TEA has begun providing information to school districts about using a newly created program that provides half-day funding for up to 30 additional school days (the Additional Days School Year, or ADSY) for grades pre-K through 5 as a solution for dealing with COVID-19 educational interruptions for the upcoming school year. This program was created in House Bill 3 during the 2019 legislative session, and Commissioner Mike Morath has enthusiastically promoted it, including as the focus of his presentation to TCTA members at our winter 2020 annual meeting. TEA is recommending additional days in conjunction with major revisions to the school calendar.
TCTA is not aware of a surge of districts planning to make such changes for 2020-21, but teachers should be alert to any such discussions because of the many challenges and the need for strong educator input.
The ADSY program was originally intended to provide districts with additional state funding to enhance instructional time through a revised school calendar, either for individual campuses or an entire district, with an emphasis on helping struggling students. Under these new provisions of HB 3, districts can get half-day funding for up to 30 days of additional classroom time in pre-K through 5. TEA provided three suggested options on how the additional time could be structured in its early communications about the program.
In a new PowerPoint presentation available on the TEA website, the agency predicts that the 2020-21 school year is “likely to include short-term disruptions to instruction and high student absenteeism” in anticipation of additional waves of COVID-19 infections, and recommends that districts be prepared to revise their school calendars. It also proposes that districts consider the ADSY option in conjunction with a revised calendar.
The TEA presentation specifically suggests that converting to an “intersessional calendar” — akin to year-round school — would be beneficial for teachers and students. TEA’s recommendation includes six additional weeks of intersessional breaks that can be used for remediation, acceleration, or enrichment; school closures due to resurgence of COVID-19; and/or bad weather make up days. The revised calendar could involve an earlier start date, longer mid-year breaks, and a later end date. (An example is provided with two weeks off at Thanksgiving, four weeks in December/January, three weeks in March, and six weeks in June/July.)
TEA notes that districts wishing to change their start dates should use the District of Innovation process to do so.
Educators and others have many concerns about making such a transition, especially on short enough notice to implement during the upcoming school year:
TEA has not yet released the details of how districts can draw down ADSY funds, so districts will be discussing the issue during the budgeting process.
Any districts newly considering a revised calendar must get approval from the school board for the change in start date and other dates. If the plan involves additional days, there also must be approval for salaries for teachers and other employees, and other considerations such as food and transportation, maintenance, and other areas of support.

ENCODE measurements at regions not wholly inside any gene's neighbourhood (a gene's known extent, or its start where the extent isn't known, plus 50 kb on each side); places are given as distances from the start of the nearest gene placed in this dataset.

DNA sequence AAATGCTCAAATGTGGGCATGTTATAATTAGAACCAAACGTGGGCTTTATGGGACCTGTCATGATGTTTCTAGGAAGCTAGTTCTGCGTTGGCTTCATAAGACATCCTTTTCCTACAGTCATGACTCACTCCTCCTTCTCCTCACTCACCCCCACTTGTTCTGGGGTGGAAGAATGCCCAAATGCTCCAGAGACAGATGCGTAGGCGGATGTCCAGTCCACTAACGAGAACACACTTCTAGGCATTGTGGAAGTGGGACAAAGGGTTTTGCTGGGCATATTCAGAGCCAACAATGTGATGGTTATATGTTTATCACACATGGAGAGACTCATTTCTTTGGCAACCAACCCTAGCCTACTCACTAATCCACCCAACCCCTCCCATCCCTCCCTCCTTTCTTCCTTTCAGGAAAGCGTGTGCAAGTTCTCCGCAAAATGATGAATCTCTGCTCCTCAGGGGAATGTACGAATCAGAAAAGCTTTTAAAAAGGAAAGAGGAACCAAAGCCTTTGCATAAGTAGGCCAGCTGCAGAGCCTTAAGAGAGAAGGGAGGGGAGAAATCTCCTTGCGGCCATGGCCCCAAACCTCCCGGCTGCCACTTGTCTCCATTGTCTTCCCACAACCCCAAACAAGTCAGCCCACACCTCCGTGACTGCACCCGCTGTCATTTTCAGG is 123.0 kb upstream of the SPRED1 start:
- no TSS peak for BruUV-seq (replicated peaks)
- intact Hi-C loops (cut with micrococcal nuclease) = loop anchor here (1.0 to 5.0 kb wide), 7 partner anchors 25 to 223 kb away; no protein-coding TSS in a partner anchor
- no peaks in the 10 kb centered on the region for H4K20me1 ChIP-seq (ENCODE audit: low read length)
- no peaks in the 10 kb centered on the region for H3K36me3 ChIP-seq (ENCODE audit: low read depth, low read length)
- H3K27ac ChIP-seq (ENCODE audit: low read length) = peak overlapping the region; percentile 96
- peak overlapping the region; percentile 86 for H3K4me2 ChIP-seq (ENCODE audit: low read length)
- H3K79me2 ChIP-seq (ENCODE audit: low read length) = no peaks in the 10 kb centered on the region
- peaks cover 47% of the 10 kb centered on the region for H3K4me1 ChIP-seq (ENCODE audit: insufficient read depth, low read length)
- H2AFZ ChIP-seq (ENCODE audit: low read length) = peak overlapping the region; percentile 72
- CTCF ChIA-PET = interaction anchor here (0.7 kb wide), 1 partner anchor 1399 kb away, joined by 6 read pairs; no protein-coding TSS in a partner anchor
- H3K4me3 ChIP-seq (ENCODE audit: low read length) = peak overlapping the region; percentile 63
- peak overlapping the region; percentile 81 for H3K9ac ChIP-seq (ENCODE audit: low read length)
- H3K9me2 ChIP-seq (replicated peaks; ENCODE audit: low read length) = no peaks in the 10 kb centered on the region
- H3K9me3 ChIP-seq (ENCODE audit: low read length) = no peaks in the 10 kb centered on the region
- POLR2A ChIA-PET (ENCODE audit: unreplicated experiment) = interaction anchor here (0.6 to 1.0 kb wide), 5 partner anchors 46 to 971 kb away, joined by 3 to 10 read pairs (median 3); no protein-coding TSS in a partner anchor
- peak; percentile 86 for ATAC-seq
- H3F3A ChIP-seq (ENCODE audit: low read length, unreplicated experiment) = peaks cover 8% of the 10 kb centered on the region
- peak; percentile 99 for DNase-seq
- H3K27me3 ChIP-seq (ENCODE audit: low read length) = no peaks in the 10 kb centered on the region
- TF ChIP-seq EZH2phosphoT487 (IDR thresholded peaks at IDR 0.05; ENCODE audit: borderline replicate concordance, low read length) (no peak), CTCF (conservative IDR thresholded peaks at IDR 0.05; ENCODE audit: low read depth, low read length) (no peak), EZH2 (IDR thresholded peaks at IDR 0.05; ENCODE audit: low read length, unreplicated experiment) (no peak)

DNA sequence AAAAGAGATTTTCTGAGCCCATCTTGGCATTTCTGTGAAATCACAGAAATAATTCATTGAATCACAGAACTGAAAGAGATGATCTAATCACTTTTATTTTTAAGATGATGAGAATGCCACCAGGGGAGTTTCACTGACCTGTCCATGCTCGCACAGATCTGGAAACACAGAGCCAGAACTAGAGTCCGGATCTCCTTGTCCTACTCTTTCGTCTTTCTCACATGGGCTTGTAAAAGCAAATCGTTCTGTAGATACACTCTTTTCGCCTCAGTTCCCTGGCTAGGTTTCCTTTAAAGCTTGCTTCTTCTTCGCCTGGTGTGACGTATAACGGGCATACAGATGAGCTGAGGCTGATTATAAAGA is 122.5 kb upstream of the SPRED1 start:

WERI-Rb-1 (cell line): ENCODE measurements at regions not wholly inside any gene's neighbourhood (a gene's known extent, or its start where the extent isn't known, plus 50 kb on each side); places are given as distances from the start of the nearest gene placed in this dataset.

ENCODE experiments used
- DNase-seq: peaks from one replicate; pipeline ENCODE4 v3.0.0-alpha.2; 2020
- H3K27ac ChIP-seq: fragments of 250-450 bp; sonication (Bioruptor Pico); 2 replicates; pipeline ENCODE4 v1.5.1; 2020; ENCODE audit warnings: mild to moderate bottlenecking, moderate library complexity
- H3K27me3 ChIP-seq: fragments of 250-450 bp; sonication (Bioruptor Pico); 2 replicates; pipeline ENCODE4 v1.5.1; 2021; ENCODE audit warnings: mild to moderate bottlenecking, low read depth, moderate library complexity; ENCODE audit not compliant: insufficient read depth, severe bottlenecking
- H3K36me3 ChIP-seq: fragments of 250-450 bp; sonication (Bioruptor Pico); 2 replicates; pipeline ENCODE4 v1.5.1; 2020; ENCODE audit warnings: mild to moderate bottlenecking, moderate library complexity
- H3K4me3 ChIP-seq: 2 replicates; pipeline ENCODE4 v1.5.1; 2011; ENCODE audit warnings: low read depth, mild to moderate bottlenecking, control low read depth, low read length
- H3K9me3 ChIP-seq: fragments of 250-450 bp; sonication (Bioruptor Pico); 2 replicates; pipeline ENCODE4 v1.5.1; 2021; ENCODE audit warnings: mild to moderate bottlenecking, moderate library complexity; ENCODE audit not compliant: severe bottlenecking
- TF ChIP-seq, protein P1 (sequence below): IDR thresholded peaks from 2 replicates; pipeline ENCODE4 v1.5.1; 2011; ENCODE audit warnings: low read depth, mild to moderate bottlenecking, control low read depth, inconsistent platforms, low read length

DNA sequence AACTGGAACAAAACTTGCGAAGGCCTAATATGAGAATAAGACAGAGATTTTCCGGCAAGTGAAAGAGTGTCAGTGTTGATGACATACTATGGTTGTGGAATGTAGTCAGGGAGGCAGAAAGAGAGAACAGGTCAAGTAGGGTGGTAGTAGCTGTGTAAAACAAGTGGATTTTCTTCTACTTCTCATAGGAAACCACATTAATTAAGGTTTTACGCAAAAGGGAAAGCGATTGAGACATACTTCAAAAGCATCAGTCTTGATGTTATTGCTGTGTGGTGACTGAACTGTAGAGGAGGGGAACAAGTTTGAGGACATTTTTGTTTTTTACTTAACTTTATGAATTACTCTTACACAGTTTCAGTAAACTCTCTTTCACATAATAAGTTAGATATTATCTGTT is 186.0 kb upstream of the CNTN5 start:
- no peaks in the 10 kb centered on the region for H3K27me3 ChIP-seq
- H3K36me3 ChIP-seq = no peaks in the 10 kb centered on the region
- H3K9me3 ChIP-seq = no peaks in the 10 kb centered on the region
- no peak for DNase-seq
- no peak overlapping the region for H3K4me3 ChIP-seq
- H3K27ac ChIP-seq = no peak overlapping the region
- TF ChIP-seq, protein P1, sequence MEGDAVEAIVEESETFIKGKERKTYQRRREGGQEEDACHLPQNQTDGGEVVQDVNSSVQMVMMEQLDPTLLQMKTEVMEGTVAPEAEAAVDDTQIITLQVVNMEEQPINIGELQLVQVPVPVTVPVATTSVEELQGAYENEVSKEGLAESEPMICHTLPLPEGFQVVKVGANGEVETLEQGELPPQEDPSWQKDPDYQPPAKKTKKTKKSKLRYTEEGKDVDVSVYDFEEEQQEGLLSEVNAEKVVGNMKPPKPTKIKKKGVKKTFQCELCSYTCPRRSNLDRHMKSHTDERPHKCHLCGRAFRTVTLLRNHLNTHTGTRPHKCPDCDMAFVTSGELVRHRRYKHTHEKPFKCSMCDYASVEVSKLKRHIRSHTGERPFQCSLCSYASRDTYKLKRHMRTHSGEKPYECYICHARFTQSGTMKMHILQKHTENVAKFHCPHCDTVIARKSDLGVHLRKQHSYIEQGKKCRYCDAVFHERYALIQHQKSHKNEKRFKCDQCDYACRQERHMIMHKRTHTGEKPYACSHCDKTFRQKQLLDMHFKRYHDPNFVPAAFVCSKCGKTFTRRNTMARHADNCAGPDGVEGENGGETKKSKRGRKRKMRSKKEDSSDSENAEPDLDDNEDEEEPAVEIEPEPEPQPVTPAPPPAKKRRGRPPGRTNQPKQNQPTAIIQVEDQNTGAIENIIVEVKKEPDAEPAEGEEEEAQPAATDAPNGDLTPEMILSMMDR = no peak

Districts that would require a District of Innovation plan must go through the process outlined in law, which requires a school board resolution, formation of a committee to develop the plan, development of a plan that must be posted for 30 days, and approval by a majority vote of the district-level decision-making committee in a public meeting. The plan must also be approved by a two-thirds vote of the school board. A revision to an existing plan must also go through a similar approval process. Some Districts of Innovation have taken away important employee rights, such as planning and preparation time, or have extended the probationary contract period for experienced teachers. Many of them eliminated elementary class size caps. If your district tries to create or amend its DOI plan, you should pay close attention as the scope of the plan may go beyond a change in the school calendar. If your district does not have a legally constituted district-level planning committee where faculty representatives are elected by the faculty, you should call the TCTA legal department before any DOI proposal is submitted to the committee.
If your district is considering this option, contact your campus/district administrators to see if there is a place for you or local CTA leaders to get involved in the process. If the plan requires DOI involvement, for example, ask to be included on the DOI committee and make sure your district has a legally constituted district-level decision-making committee. And if you are a TCTA member, call our legal department at 888-879-8282 with any questions and concerns about your district’s specific proposal.
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